House Majority Leader Steny Hoyer (D-Md.) one-upped Pres. Obama's proposed pay freeze on Monday, saying that military personnel serving outside of Afghanistan, Iraq or any other dangerous area should also be subject to the freeze.
Obama proposed a pay freeze for civilian federal and military workers on Monday, meaning that a planned 1.4 percent raise would not take effect in 2011. The move was intended to help cut federal spending.
The freeze, however, exempts all uniformed military personnel -- and that's where Hoyer is taking issue. In a statement, Hoyer said military personnel should also be subject to the freeze. Hoyer added that a "strong exception," however, should be granted to military and civilian members serving in Afghanistan, Iraq or in other dangerous areas.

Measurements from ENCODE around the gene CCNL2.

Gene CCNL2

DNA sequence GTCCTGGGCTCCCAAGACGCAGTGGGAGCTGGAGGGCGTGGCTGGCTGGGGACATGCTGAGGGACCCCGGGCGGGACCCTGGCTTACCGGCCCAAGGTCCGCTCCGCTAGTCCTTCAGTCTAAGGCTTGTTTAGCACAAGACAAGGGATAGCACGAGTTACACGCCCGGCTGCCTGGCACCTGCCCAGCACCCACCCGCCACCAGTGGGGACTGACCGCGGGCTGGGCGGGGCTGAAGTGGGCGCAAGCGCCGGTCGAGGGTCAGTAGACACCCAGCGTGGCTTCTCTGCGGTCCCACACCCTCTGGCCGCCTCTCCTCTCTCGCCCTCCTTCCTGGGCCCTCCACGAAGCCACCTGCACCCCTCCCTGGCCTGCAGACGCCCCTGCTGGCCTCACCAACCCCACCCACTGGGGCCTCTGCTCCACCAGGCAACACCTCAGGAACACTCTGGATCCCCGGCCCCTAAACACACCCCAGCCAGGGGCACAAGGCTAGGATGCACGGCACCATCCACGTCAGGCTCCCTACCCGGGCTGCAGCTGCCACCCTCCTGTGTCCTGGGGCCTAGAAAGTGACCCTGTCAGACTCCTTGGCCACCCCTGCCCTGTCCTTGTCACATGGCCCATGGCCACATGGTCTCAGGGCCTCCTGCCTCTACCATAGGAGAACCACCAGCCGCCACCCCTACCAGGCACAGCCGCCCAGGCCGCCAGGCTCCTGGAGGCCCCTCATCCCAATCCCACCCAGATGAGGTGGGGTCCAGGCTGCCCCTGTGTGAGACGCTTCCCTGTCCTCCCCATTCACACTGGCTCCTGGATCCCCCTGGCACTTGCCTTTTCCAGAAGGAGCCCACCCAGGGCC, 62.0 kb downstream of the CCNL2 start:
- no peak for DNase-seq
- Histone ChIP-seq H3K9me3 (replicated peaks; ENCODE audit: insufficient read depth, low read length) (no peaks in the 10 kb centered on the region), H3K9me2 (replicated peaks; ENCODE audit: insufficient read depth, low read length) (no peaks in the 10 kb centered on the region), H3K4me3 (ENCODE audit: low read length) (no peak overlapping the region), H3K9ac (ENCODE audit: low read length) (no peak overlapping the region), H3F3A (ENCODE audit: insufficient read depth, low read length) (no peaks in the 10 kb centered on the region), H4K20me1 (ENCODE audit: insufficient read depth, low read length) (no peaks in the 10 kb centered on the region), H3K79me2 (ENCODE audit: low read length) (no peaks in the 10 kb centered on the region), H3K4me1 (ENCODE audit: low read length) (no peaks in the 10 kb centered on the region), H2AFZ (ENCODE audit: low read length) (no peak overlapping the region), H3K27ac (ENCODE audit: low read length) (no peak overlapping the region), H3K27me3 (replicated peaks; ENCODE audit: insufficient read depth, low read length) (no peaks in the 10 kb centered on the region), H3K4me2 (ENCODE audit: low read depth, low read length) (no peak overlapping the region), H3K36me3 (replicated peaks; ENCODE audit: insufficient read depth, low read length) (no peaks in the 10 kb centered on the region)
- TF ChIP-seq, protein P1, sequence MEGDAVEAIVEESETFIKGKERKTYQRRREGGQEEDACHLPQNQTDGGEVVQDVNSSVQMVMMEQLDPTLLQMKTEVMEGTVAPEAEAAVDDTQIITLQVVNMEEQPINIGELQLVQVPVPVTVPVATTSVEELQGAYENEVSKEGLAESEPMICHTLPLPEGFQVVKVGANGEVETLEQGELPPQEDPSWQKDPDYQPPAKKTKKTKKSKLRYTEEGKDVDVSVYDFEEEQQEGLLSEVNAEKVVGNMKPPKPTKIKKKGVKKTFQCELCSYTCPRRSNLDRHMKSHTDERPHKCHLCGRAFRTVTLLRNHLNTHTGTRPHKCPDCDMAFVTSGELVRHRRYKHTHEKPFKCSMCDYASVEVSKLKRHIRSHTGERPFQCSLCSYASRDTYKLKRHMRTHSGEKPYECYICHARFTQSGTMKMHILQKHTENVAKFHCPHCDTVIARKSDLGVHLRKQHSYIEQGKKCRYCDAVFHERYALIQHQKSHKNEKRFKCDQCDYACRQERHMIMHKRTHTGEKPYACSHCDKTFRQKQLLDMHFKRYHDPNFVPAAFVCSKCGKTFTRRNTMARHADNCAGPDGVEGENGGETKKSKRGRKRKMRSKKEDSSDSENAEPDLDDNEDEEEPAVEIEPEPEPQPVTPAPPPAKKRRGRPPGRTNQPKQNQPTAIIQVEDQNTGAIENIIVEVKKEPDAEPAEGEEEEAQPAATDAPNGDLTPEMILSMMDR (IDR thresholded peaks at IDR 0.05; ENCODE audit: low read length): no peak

"There has been parity between civilian and military pay raises for 22 of the past 28 years in which raises were authorized, and hundreds of thousands of Federal civilian employees work alongside military employees in the Department of Defense and other agencies," Hoyer said.
Obama's pay freeze is projected to save the government $5 billion in the next two years, $28 billion over the next five years and $60 billion over the next 10. That represents just a fraction of the current $1.3 trillion deficit.
Hoyer did not say in his statement how much more applying the freeze to military personnel would save the government.
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